Video of Raph Koster giving a brief overview of setting up a MetaPlace virtual place. From the looks of it, creating a basic “metaplace” will be just as easy as creating something like a MySpace page. Just a couple of clicks and you’re done. In addition, to visit a metaplace all a user will need to do is visit the URL in a Web browser.
If Raph and the folks at Areae can make this work as he describes, it will really raise the bar for virtual world user experience. This is the kind of thing I’m talking about when I continually lambaste Linden Lab for the poor initial user experience in Second Life.
I recently had a friend who works at Columbia College here in Chicago describe her initial user experience with Second Life and it was as depressing as you’d imagine: difficulty in figuring out how to navigate the world, little direction as to where to go in-world, a rabbit hole of sim after empty sim except for a couple cybering, and, after a couple of confusing teleports, landing in an erotic art gallery where the proprietor was none to friendly. Eventually she was trapped and just logged off in frustration. She then complained that logging in again brought her to the same place where she was trapped. And that was the end of her Second Life.
Obviously we don’t know what the user experience of navigating each metaplace will be like. To a certain extent it will be up to the individual creator. But given that MetaPlace is so integrated with the Web and Web Services, I have to think that it will also leverage existing Web UX and UI patterns. In the video it appears as if there will be “stylesheets” or templates for creating a world. This will allow novice creators to use pre-built worlds that are ready to go, which lowers the bar, well, just about as low as it will go. Advanced creators will of course be able to use Lua, Web Services, and whatever other building tools Areae provides. I imagine there will also be a healthy business for good metaplace stylesheets.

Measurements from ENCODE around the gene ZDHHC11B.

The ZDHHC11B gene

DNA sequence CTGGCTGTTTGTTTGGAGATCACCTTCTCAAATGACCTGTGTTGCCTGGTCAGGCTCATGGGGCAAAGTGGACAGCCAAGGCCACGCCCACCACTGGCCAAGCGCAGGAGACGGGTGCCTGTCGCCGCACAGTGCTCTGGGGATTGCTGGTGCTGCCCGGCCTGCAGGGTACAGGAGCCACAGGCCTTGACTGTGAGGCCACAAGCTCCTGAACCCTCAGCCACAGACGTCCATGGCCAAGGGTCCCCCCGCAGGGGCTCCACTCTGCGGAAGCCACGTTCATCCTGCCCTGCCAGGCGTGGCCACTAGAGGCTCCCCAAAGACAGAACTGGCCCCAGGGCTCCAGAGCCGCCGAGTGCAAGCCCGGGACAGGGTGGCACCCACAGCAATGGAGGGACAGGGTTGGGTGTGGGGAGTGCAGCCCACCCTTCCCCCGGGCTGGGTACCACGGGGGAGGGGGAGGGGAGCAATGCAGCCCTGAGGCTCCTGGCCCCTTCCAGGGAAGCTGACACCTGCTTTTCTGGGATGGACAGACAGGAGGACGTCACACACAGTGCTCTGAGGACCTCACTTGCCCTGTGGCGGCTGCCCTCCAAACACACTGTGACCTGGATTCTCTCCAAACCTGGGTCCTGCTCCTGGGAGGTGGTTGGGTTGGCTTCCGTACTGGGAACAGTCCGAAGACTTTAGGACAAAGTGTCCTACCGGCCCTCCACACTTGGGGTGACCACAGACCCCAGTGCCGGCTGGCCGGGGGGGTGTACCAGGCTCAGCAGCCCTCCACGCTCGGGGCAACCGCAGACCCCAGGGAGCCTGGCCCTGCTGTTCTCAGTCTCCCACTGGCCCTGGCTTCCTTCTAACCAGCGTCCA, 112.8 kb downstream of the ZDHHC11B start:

Recent news gives promise to the idea that one will be able to model outside the Second Life viewer in a more traditional 3d application and import to the grid. This has always been possible for at least a year with Jeffrey Gomez’ Prim.Blender and Blender, but while Jeffrey’s work is a technical achievement nonpareil, I’m not a fan of Blender and it wasn’t an easy process for complex models.
Recently, though, some projects have been quite encouraging, including, of course, sculptie prims. Even more exciting are some of the complex models that can be created using sculpties and a recently created uber sculptie exporter for Maya: qLab.
Also on the horizon is a new script from TU Delft that will aid in importing complex models from Maya.
The TU Delft Second Life working group has now written an import function for doing this from Maya. So now all technically drawn objects such as buildings or cars can be converted in one go into Second Life.
Update: just saw this weblog post from last Autumn over at eightbar about a Sketchup importer. Looks like it’s only useful for very simple models and doesn’t appear to have been enhanced any further. (via Vint Falken).
Finally! I’ve completed moving my PDF tutorial to HTML; now it’s lightweight, accessible, and easily updated. Here’s the last piece:
I’m still looking for volunteers to translate any of my tutorials. I notice a lot of people using Google and Babelfish to translate them. Feel free to contact me if you have some time.
I noticed recently that Linden Lab still has not fixed the individual template downloads on their templates page to include the UV Map layers I mention in my tutorial(s). I think I pointed this out around the time 1.1 came out, which was, well, a long time ago (October 2003). So make sure you download the entire set of templates—the UV map layers are in those files.
Or, alternatively, you can do what I do and use Chip Midnight’s fantastic, high resolution templates which include more detail (like where eyelashes are found).
Update Linden Lab once again changed the location of their template files without leaving a URL to forward requests, so I’ve updated where appropriate on my site.